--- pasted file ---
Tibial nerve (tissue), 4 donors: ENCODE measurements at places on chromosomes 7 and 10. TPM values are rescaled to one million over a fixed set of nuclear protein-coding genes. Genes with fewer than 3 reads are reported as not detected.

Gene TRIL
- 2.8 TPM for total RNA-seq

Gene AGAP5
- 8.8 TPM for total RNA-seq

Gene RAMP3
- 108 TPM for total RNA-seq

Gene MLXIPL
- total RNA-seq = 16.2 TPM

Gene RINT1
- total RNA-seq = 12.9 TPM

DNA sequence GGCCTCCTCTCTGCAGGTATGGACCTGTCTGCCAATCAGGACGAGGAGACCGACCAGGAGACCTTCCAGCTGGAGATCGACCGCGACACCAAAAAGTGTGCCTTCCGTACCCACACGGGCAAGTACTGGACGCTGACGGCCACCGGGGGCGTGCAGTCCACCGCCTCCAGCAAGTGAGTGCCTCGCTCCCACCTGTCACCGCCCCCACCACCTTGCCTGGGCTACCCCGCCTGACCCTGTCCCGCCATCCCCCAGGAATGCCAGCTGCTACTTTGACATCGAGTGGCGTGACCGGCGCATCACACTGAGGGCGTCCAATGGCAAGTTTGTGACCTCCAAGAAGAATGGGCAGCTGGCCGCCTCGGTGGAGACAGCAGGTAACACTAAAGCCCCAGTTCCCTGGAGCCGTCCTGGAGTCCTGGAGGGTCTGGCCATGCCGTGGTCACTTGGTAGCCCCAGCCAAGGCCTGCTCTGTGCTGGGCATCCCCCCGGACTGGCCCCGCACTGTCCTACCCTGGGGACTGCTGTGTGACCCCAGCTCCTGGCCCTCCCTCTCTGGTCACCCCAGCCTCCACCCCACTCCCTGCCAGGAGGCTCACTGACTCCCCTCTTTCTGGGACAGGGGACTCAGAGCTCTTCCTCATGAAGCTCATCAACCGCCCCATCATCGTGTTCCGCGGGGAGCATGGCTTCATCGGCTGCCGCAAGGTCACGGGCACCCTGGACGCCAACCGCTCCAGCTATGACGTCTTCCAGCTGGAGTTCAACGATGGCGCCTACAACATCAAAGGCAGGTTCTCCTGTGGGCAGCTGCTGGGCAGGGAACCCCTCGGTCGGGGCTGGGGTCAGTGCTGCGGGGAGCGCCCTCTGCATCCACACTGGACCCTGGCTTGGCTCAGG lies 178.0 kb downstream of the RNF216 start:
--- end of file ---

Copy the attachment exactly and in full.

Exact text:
Tibial nerve (tissue), 4 donors: ENCODE measurements at places on chromosomes 7 and 10. TPM values are rescaled to one million over a fixed set of nuclear protein-coding genes. Genes with fewer than 3 reads are reported as not detected.

Gene TRIL
- 2.8 TPM for total RNA-seq

Gene AGAP5
- 8.8 TPM for total RNA-seq

Gene RAMP3
- 108 TPM for total RNA-seq

Gene MLXIPL
- total RNA-seq = 16.2 TPM

Gene RINT1
- total RNA-seq = 12.9 TPM

DNA sequence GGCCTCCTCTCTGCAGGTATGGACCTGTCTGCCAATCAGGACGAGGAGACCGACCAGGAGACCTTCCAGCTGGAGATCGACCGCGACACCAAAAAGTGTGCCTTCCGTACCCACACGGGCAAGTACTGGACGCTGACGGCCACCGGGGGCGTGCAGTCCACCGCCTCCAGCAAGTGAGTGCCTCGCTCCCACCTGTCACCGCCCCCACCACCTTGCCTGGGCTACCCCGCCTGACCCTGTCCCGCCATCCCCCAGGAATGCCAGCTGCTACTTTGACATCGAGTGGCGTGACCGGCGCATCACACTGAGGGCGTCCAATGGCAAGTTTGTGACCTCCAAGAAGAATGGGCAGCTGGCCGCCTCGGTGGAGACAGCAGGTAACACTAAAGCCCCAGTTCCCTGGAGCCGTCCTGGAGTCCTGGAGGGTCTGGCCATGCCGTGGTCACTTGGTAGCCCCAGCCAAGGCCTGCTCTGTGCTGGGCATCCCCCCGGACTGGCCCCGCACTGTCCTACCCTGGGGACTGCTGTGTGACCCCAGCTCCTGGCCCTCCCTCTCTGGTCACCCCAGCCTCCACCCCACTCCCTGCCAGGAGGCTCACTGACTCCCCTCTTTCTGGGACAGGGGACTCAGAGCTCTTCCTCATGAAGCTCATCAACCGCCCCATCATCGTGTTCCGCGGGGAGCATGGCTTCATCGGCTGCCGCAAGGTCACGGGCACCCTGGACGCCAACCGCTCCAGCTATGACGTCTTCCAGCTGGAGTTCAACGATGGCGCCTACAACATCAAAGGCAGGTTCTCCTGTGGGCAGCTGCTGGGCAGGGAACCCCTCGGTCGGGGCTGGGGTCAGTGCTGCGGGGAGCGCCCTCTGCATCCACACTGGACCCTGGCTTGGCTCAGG lies 178.0 kb downstream of the RNF216 start: